Risk decision making
Now that you've monetized your key risks, prioritizing them should be more straightforward than perhaps it ever was. You can opt to order them by highest monetized value first, or intersperse with those of lower impact. Whatever your approach, be mindful that when making risk decisions, compliance is a cost of doing business. So while risk monetization results won't necessarily indicate whether or not to mitigate a compliance-based risk, there still is an important benefit since you will have a better understanding of cost of compliance.
Identifying when to mitigate, and when to manage, transfer, or avoid a risk is the most difficult decision and, frankly, the one that could either make you a superstar in the office or drive you to polish up your resume. You will need to have a very good idea of your organization's risk appetite (willingness or not to live with more or less risk). As a guide, a variation on Pareto's principal (also known as the 80/20 rule) seems to be an uncanny fit (fig. 6).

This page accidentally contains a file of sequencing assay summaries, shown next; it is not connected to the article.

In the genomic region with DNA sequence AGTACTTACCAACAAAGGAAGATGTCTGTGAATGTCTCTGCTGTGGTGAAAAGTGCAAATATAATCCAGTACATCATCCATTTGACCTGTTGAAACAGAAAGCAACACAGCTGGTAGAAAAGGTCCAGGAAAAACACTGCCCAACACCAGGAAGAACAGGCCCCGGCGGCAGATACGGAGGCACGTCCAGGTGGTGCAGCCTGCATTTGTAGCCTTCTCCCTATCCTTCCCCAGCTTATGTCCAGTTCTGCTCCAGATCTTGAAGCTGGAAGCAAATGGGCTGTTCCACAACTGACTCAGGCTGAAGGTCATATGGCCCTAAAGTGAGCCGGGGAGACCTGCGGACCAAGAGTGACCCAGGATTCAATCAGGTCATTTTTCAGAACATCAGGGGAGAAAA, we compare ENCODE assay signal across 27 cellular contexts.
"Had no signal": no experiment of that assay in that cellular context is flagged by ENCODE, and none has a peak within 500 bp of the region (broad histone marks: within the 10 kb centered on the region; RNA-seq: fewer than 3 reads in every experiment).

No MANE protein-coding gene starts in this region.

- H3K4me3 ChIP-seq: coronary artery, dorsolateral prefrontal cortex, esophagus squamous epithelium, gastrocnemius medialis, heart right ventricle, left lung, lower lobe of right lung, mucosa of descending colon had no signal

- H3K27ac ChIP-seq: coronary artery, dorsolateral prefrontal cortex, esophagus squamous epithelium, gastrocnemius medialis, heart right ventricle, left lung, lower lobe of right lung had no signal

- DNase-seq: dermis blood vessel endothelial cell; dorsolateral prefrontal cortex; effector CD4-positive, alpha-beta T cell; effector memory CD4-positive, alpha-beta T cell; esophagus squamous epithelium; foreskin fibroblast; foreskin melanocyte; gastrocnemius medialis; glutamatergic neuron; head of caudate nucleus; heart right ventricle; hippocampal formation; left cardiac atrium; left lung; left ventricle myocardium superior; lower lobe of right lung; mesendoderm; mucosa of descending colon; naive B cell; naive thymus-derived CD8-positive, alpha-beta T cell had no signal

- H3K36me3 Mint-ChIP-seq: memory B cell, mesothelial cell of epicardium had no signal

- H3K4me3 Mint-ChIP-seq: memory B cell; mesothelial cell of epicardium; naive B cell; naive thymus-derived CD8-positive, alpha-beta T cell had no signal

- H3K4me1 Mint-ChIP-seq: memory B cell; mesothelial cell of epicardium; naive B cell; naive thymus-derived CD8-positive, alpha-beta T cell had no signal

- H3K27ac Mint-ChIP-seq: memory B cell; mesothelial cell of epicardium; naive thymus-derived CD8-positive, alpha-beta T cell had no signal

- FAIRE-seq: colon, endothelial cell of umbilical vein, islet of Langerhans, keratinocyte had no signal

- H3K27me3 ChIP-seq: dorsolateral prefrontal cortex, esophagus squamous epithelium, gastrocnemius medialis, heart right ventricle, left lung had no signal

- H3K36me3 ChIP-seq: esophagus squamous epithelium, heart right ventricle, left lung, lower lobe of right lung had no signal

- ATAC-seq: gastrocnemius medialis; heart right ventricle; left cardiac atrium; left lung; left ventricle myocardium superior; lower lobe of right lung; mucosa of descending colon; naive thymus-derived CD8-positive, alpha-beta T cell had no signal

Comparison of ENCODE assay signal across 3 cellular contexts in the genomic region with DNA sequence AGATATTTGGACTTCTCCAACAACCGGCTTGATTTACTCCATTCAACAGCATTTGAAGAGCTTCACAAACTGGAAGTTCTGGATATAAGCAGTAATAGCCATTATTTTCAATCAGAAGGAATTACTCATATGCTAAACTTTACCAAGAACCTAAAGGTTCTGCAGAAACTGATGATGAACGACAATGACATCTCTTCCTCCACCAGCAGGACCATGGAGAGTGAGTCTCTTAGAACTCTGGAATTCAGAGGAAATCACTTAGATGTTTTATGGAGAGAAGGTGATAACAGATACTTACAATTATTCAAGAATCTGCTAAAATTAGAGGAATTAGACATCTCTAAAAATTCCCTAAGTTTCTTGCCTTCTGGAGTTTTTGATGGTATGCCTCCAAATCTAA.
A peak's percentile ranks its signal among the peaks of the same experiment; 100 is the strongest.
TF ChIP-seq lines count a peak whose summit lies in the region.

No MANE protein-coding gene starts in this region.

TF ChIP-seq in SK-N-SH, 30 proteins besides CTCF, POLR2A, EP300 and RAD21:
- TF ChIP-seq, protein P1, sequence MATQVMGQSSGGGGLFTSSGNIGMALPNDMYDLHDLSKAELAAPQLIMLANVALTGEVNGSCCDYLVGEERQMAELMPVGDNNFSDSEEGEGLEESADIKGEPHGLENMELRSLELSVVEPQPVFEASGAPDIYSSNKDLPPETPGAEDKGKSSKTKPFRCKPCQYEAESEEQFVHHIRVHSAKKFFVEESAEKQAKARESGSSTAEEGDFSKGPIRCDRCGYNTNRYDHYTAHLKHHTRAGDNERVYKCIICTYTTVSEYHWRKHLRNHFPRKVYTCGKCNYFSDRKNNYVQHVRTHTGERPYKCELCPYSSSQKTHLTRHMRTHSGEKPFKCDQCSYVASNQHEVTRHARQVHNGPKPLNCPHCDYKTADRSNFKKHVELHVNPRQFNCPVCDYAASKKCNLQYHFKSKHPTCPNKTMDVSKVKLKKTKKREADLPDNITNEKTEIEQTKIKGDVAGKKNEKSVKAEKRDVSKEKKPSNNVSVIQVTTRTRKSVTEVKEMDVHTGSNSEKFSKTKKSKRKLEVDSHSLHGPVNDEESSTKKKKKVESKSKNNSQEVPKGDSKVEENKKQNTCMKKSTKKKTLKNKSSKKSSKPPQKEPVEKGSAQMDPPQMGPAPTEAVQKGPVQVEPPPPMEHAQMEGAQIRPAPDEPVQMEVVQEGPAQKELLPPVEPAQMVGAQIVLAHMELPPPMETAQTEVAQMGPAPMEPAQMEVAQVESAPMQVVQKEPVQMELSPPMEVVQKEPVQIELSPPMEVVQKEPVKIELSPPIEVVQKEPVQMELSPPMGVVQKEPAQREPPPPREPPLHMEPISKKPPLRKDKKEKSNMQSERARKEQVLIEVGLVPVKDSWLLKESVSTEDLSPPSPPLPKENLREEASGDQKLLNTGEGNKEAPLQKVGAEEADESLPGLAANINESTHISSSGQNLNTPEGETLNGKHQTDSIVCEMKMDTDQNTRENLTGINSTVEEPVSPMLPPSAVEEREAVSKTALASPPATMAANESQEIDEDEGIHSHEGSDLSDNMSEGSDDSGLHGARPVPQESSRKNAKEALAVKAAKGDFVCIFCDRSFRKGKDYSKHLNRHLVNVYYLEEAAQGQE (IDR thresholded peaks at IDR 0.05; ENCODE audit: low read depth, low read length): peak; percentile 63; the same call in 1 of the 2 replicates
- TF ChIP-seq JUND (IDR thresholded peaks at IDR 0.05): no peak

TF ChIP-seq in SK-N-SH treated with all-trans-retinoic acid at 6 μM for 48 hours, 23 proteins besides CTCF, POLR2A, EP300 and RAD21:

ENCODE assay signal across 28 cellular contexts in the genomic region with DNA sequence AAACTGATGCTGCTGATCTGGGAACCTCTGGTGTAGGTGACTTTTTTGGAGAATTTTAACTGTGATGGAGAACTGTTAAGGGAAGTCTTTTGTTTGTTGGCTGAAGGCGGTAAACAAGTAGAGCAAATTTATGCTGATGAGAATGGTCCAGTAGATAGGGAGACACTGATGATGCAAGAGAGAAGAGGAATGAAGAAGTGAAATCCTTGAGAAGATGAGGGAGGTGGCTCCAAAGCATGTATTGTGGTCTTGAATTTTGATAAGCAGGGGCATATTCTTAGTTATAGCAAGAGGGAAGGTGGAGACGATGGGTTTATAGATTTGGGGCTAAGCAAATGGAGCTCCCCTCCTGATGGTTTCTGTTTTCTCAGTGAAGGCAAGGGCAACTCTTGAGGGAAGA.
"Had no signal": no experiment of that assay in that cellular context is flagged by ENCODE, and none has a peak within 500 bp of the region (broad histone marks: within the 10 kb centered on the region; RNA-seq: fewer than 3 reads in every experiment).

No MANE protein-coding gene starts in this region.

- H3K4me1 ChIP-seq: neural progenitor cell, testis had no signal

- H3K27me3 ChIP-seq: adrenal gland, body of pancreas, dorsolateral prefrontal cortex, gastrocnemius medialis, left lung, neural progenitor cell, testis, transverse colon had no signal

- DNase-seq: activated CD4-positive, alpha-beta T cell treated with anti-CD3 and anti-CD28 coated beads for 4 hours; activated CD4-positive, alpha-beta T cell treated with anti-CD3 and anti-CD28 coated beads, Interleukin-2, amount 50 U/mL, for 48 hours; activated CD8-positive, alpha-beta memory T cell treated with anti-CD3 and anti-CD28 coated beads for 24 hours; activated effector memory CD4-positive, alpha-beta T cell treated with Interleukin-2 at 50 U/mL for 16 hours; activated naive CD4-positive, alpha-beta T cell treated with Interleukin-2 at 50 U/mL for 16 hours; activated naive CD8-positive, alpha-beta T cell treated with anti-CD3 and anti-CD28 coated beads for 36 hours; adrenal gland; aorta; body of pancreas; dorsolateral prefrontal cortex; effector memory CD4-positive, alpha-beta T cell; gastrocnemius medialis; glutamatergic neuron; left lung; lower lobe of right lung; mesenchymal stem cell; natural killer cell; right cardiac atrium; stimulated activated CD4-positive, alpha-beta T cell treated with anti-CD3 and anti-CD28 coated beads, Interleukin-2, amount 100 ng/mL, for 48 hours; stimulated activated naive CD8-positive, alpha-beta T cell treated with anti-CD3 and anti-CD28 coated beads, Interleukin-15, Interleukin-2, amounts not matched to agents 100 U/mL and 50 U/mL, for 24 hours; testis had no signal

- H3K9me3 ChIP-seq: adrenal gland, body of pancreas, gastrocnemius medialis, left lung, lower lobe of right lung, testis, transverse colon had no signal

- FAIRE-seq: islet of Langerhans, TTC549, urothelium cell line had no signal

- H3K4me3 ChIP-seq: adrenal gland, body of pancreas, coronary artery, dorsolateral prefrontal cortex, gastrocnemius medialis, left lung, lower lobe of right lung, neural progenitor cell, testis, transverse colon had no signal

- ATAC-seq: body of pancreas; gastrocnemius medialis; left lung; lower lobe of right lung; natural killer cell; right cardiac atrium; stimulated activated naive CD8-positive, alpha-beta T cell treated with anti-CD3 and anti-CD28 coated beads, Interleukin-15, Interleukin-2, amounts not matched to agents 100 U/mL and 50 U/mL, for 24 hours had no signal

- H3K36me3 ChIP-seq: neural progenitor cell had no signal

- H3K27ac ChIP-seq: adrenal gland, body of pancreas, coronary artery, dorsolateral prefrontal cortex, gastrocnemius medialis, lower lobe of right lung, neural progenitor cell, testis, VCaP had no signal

By applying the above 80/20 rule to risk decision-making, you are stating that you require a 4:1 ratio of benefit-to-cost. You can adjust this benefit-to-cost ratio according to your organization's particular risk appetite. After applying this thinking, you will be able to show executive management that your decisions follow a logical, methodical and consistent thought process. As a result, recommendations will be better rooted in the business' objectives.
When we plug our ERP example into a cost benefit analysis formula (fig. 7), the monetized risk valuation ($1,552,320) is substituted for Cr and (.25) is substituted for Cmr since a 4:1 benefit-to-cost ratio implies our mitigation cost should be 1/4th the cost of the monetized risk. Then in solving for Cm, we end up with a good mitigation cost guideline to address this risk.